Welcome to A Writer’s Garden where writers who are gardeners or just love gardens will be sharing their garden and flower stories, as well as a bit about their writing.

Today, I’m sharing Shakespeare in the Garden and some photos of the Disney World Shakespeare garden I saw a couple of years ago during their annual garden celebration. I’ll tell you how you can honor the bard in your garden should you be so inclined.


Shakespeare in the Garden


You may not be aware of this, but Shakespeare talked a lot about gardens in his plays. There isn’t a lot of historical information about Shakespeare outside of his life in London, but his references to so many garden plants leads us to believe that he knew a lot about plants. His detailed descriptions about the plants–from the way they smelled to their myths, meanings and special powers–are evident in the lines from his plays. It’s even believed that he may have taken poetic liberties with the climates where the plants grew and even created new plants much like he created new words.

Take a look at some of the flowery lines from Shakespeare’s plays and some pictures from Disney World’s Shakespeare Garden featured in 2013 Garden Show and you’ll see what I mean.


  • “There’s rosemary, that’s for remembrance, pray you, love, remember.” Spoken by Ophelia in Hamlet to remind her brother of their father’s murder. Rosemary was also placed in Juliet’s tomb, in the sad love story of Romeo and Juliet.
  • Roses
  • “What’s in a name? A rose by any other name would smell as sweet.” Said in Romeo and Juliet by Juliet to Romeo when explaining that his family, not he, was her enemy.
  • “Of all the flowers, methinks the rose in best.” Said by Emilia in Two Noble Kinsmen.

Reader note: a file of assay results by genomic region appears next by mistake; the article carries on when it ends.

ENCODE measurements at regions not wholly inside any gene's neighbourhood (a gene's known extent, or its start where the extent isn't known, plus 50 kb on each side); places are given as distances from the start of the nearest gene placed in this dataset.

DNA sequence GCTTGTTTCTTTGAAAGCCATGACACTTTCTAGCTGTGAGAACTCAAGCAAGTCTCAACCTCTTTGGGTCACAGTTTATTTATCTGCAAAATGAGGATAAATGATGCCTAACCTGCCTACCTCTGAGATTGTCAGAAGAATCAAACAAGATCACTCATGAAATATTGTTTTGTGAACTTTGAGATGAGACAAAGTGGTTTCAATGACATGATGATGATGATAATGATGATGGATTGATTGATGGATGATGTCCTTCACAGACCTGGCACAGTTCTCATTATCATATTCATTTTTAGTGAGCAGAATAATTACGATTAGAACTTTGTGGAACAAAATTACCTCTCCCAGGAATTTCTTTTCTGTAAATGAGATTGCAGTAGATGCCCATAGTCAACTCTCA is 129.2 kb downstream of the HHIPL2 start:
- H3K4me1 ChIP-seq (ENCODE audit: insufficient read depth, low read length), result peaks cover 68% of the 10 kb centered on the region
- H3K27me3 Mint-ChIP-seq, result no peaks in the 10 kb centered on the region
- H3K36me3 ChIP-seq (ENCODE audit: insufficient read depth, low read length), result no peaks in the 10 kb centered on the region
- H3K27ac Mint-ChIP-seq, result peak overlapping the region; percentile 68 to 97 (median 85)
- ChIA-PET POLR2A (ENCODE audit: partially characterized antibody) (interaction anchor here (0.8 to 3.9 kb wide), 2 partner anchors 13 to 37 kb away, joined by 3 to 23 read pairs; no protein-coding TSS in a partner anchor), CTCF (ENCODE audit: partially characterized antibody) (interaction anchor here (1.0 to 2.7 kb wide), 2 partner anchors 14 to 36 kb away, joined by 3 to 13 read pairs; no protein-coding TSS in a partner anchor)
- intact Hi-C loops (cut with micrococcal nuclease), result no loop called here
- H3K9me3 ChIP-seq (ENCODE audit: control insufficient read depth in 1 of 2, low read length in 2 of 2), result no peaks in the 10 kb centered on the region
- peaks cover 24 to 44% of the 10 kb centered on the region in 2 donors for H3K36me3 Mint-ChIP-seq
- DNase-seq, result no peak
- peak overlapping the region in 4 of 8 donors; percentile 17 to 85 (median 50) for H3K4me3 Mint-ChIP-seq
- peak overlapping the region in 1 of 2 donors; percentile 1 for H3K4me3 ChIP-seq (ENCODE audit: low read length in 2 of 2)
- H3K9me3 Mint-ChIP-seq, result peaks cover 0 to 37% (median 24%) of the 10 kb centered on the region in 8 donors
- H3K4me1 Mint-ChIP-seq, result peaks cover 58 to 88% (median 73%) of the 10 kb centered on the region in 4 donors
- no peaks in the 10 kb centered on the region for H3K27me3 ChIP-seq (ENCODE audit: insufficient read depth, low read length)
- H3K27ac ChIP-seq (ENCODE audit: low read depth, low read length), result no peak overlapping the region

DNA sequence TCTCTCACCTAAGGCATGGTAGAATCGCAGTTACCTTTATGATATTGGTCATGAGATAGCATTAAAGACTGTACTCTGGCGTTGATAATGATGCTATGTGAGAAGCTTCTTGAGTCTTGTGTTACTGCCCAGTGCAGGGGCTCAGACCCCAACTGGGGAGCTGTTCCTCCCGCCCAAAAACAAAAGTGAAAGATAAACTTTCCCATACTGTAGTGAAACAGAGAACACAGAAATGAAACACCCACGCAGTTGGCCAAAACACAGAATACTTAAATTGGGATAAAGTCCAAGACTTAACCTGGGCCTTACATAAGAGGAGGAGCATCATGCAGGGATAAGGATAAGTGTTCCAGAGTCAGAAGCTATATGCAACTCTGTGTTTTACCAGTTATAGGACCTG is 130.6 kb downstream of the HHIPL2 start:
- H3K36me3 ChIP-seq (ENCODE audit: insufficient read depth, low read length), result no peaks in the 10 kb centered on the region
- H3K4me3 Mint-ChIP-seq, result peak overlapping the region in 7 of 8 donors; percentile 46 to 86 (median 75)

Violets in the knot garden (lower center)

“I know a bank where the wild thyme blows, where oxlips and the nodding violet grows, quite over-canopied with luscious woodbine, with sweet musk roses and eglantine: There sleeps Titania sometime of the night, Lull’d in these flowers with dances and delight.” A Midsummer Night’s Dream


  • “Here’s flowers for you: Hot lavender, mints, savoury, marjoram; The marigold, that goes to bed with the sun And with him rises weeping: these are the flowers of middle summer, and I think they are given to men of middle age.” A Winter’s Tale.
  • “And there is pansies—that’s for thoughts.” Ophelia, in Hamlet.
  • In the Taming of the Shrew, Lucentio calls the pansy by another name, Love-in-idleness, which signifies love in vain and would have been known to Shakespeare’s audience. “But, see, while idly I stood looking on, I found the effect of Love-in-idleness.”

So what would you need if you wanted to make a Shakespeare garden?

Start with a bust of the bard. If you want to add a tree, consider a white mulberry. The playwright planted one in 1602 in his Stratford-upon-Avon Garden. Add the flowers and herbs mentioned above or choose from any of the flowers Shakespeare mentioned in his plays. You can reread his works or do an internet search. Shrubs played an important part in 16th century gardens of his day, so consider ringing your flowerbeds with a low growing shrub like that pictured in the first photo in the blog or add some on the perimeter of the garden.